Maria Sharapova eased into the semi-finals of Stuttgart’s WTA tournament after seeing off qualifier Anett Kontaveit on Friday for her third-straight win on her comeback after a 15-month doping ban.
The 30-year-old five-time Grand Slam winner has yet to drop a set in Stuttgart and powered past Estonia’s Kontaveit, ranked 73rd, for a 6-3, 6-4 quarter-final win in one hour, 23 minutes.
This was another impressive display from the Russian, who hit four aces, 28 winners and just two double faults, while she converted five of her six break points.
“I served quite well and held my serve which gave me confidence, so I’m happy,” said Sharapova.
“We haven’t played each other before, so the first six games were just about working each other out.
“I kept myself in good shape, because once you lose it, it’s hard to get it back,” she added when asked about her fitness on court after 15 months out.
The former world number one, will, in the semi-final on Saturday, face France’s Kristina Mladenovic, who got the measure of Spain’s Carla Suarez Navarro, beating her 6-3, 6-2 in Friday’s second quarter-final.
Sharapova only made the main draw for Stuttgart after being given a wild card as her ranking was wiped out after testing positive for meldonium at the 2016 Australian Open.
Her rivals have heavily criticised the decision to give her wild cards in Stuttgart, Madrid and Rome with Canada’s Eugenie Bouchard branding her a “cheater” on Thursday.
Good crowd support
There has been nothing but support for the Russian from the Stuttgart crowd with a few positive banners around the indoor arena.
Sharapova has been in commanding form on clay here as she waits to learn on May 16 whether she will be granted a wild card to play next month’s French Open.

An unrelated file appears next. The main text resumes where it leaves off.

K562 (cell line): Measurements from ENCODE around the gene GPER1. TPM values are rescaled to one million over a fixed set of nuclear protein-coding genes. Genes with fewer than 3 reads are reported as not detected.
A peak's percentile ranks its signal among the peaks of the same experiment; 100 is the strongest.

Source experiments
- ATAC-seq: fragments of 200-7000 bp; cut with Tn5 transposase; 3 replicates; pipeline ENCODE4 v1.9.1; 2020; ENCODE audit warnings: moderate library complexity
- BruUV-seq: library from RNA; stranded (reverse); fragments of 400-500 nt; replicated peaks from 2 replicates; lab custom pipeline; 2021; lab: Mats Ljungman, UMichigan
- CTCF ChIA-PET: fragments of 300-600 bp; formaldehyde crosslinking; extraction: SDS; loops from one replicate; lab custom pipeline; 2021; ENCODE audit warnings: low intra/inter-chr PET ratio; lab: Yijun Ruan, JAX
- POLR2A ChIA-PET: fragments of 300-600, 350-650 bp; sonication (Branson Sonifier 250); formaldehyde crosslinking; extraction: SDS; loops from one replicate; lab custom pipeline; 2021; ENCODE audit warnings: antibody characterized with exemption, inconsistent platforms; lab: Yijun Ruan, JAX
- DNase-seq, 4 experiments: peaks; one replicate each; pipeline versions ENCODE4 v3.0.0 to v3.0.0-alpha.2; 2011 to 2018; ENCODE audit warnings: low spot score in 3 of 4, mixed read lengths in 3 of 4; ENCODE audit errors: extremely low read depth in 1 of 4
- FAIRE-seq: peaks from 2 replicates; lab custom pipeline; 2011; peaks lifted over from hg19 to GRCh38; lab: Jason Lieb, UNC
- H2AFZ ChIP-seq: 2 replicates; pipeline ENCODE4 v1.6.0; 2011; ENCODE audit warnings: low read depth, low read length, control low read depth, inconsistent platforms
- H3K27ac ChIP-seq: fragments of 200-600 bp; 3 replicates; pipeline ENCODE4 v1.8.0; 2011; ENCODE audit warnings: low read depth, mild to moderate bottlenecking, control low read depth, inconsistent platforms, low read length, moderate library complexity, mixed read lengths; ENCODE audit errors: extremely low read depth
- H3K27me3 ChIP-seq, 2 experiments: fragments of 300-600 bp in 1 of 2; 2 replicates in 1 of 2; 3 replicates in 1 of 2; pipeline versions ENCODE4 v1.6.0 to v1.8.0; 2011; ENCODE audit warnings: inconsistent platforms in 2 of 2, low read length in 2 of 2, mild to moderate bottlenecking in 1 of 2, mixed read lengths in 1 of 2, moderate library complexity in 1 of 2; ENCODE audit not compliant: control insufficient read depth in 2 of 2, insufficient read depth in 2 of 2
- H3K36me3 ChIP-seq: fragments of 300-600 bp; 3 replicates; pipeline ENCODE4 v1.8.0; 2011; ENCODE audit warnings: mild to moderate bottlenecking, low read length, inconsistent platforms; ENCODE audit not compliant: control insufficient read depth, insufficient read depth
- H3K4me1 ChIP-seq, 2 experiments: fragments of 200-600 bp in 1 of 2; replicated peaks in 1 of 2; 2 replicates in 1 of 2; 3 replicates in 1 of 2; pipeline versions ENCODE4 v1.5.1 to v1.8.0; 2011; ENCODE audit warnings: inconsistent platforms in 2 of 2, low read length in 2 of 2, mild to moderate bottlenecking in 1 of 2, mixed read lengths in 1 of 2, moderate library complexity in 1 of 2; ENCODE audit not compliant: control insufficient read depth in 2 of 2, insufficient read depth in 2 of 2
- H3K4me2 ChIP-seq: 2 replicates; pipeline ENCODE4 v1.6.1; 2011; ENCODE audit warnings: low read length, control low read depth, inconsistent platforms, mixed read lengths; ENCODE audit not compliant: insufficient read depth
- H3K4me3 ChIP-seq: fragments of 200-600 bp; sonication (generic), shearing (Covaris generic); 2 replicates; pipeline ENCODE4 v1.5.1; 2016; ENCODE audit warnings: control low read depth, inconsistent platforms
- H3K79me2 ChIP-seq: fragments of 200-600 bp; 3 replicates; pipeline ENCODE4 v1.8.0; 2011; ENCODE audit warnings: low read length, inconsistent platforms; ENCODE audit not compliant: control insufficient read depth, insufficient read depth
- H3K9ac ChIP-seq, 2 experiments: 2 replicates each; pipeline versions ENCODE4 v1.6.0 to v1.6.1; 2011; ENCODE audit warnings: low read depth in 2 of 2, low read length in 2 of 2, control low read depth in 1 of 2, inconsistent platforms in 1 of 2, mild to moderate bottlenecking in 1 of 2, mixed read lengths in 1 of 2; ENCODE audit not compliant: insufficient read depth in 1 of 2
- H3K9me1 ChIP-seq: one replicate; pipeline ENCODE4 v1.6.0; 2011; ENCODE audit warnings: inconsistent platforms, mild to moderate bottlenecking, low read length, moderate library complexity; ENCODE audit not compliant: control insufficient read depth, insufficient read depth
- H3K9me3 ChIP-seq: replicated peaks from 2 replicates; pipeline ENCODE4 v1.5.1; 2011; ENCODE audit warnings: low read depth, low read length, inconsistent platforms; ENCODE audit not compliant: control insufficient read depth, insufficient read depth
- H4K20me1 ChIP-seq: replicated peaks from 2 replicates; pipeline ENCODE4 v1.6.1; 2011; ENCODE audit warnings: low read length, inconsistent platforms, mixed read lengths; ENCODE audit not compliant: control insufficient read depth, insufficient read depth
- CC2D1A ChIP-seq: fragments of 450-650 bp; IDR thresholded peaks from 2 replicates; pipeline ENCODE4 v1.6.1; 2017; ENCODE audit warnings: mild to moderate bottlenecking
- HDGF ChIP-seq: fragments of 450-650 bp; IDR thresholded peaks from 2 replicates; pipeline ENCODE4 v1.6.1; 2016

The 21-year-old Kontaveit had already knocked out last year’s French Open champion and fifth seed Garbine Muguruza in the second-round.
The Estonian put up a fight, breaking Sharapova’s serve in the second set and matched the Russian’s tally of four aces.
But Sharapova made light work of her early on, breaking Kontaveit’s serve on the way to winning all of the last four games to take the first set in just 36 minutes.
The Estonian dug deep at 3-1 down in the second and had the audacity to break Sharapova in the fifth game.
But with her superb array of baseline shots, Sharapova broke her opponent straight away, then held her serve to go 5-2 up.
The plucky Kontaveit held her serve, then broke the Russian for the second time, but Sharapova also dug deep and broke the qualifier again to take the second set.
Sharapova has won three Stuttgart finals, suffering just one defeat, in her four previous appearances.
Her bid to reach a fourth final on Sunday has been made easier as top names, such as Angelique Kerber, Muguruza, Britain’s Johanna Konta and Agnieszka Radwanska, have all crashed out.
Only two of the seven top-ten players who started here — second-seed Czech Karolina Pliskova and fourth-seeded Romanian Simona Halep — have survived to the quarter-finals.
Welcomes ITF drive
Sharapova on Friday welcomed plans to nearly double the number of annual drug tests and ramp up funding as part of a fresh drive to root out tennis cheats. The former world number one also said she was happy to be tested more.
The new measures come into effect on May 1 and players will be scrutinised via a biological passport programme, while more samples will be placed into long-term storage, allowing reanalysis, officials said.
The significant increase in testing up to an annual total of 8,000 samples (from 4,899 in 2016) is being backed by a 50 percent budget hike to around $4.5 million (4.1 million euros) in 2017.
Sharapova, a five-time Grand Slam winner who is making her comeback in Stuttgart after a 15-month doping ban, backed the new measures announced by the International tennis Federation (ITF).
“I definitely welcome that — I am not against it,” said the 30-year-old, who tested positive for meldonium at the 2016 Australian Open.
“We only have to give an hour slot to drug testing every single day of the year, but that is part of the job and if they test us more, that’s great.”
The ITF says the move is aimed at weeding out more doping violators.
“Protecting the integrity of tennis is an ongoing priority of the governing bodies of tennis to ensure that tennis is and remains a clean sport,” said ITF president David Haggerty.
“These enhancements will make a positive contribution to achieving that priority.”